Because of its size, the tower gobbled up building materials. "It took 350 sheets of plasterboard to line all the ceilings and walls," says Jonathan, and he should know, having carried out most of the work himself with help from Trish after a hard day (or night) on the wards. "The dry lining made the house much warmer and dryer," says Jonathan, "but it was after we'd installed the central heating that the house became a home."

In a tower, vertical living is the order of the day, something which the Knights' teenage son David says he finds rather a bore at times. The family occupies three floors in the middle of the building, with Jonathan's workshop below. An attic and the remains of the old water tank are on the top two floors, so there is still plenty of room for expansion, should they outgrow their present quarters - although after their 18-year marathon, Jonathan and Trish agree that they have achieved most of what they intended.

The main living area is on the open-plan first floor which is double height in the centre, giving this vast interior a dramatic quality. It is lit on four sides by large windows with arched lintels, making the space wonderfully airy - when I first entered this remarkable expanse, my impulse was to pirouette. The reason for leaving this floor open rather than carving it up into segments is obvious: to preserve a sense of the octagonal form of the building. Instead of conventional rooms, there are four "activity zones": for cooking, eating, playing and for reading.

The kitchen area immediately attracts your attention, mainly because of its exquisite wooden cupboards. More like cabinets than kitchen units, they were custom-made by Jonathan. Most of the furniture in the house is his own, and although he modestly refers to these pieces as "left-overs" - work from exhibitions rather than commissions - most of us would be more than happy to give them room in our homes. Particularly impressive, not to mention extremely practical, is the large elm dining-table in the centre of the room.

The second floor is a mezzanine built around the soaring walls of the first floor, and is reminiscent of the balcony of a theatre-in-the-round. Whereas the first floor is very much a family zone - a place for playing games, doing homework and eating meals - the balcony area above is "for best", the open-plan equivalent of the old-fashioned front parlour. From there you can look down over the octagonal wooden balustrade (Jonathan's handiwork again) to the activities arena below.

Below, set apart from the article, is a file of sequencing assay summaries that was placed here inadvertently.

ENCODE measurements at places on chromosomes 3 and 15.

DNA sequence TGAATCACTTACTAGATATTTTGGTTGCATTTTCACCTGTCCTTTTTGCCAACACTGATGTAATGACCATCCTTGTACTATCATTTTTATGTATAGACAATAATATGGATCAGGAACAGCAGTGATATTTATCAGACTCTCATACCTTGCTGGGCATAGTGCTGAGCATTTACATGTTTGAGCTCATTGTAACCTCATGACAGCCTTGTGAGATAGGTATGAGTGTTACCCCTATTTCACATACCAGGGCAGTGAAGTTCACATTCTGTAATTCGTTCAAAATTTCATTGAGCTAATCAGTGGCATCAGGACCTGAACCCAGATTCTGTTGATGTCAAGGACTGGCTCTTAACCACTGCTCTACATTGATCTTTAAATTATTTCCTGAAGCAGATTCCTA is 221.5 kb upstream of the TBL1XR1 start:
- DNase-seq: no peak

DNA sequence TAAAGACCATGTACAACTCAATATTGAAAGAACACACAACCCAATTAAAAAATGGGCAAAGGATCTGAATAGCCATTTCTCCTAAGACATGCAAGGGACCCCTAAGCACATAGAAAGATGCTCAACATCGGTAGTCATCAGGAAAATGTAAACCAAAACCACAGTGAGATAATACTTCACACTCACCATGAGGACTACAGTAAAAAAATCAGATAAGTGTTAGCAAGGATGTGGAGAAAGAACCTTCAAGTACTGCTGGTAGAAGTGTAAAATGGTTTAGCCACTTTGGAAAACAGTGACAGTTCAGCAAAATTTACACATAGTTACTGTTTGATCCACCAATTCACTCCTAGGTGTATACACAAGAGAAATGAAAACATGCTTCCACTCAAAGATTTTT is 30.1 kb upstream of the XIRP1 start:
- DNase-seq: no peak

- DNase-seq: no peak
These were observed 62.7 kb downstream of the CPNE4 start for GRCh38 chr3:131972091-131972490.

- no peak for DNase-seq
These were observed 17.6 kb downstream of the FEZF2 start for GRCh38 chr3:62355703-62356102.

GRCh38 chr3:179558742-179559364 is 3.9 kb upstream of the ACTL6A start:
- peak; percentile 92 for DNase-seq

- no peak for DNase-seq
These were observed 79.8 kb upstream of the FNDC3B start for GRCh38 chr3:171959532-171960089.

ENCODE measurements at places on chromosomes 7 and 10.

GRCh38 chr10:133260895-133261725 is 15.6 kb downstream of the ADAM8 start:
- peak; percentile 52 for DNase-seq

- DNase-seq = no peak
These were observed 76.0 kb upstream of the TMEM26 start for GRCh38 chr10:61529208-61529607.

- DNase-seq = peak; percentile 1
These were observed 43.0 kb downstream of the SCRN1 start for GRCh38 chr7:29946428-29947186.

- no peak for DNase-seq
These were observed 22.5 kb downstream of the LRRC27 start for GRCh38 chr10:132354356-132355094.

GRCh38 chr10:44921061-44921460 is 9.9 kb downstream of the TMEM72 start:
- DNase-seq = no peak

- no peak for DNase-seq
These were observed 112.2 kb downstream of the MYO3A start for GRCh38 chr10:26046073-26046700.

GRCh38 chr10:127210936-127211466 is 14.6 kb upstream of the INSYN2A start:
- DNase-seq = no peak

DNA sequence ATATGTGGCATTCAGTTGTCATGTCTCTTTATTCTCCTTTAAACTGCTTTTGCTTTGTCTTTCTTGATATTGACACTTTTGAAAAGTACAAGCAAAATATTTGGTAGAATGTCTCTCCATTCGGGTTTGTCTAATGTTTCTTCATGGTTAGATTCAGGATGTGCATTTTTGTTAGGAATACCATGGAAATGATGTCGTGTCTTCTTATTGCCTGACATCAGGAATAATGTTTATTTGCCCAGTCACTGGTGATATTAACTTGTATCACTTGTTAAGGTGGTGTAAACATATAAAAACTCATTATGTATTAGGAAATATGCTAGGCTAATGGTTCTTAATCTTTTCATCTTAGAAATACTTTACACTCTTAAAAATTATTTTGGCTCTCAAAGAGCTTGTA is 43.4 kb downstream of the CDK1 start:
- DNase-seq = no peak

This second floor is the Knights' own creation, inserted into the first floor and propped up by four huge wooden columns which rise majestically through the interior and support some equally mighty beams. Whereas the activities zone downstairs has a practical polished-wood floor, the mezzanine has a more luxurious feel, with white carpet, cuboid armchairs and pink velvet curtains.

A calm, restful, gallery-like space, it acts as a foil for some of the best examples of Jonathan's furniture. He is self-taught, and his work falls into no obvious stylistic category, ranging from fine cabinet- making to naturalistic pieces in the John Makepeace vein. Jonathan is a member of the Society of Designer-Craftsmen and works mainly to commission for people who appreciate individuality of design and quality of workmanship.

The two spiral staircases linking the first, second and third floors are his tour de force. Jonathan is especially proud of the top one, which combines pale green-stained timber and natural wood. This staircase leads from the mezzanine area to the sleeping quarters, which were installed eight years ago as the family burgeoned. Builders were brought in to slice the third floor into four "pieces of pie" (one bedroom for the parents, complete with custom-made bed, and three smaller ones for the kids), with a bathroom placed in the central well. This radiating bedroom arrangement, and the perfect geometry of the water tower as a whole, seem to symbolise the unity of the family which has chosen to inhabit this strange but inspiring building.

While the Knight children take living in an octagon for granted, in the early days their unusual home gave them a certain kudos at school. Julia was particularly proud when, at the age of six, her class was brought on a group visit to see her unusual home. "She insisted on being treated like everyone else," says Jonathan, "and being taken on the guided tour."

The children may not recognise how unusual their home is now, but in the future when, like the rest of us, they will probably end up living in a box, they will surely appreciate their parents' remarkable achievement.

Jonathan Knight can be contacted for commissions on 01933 680 807, or at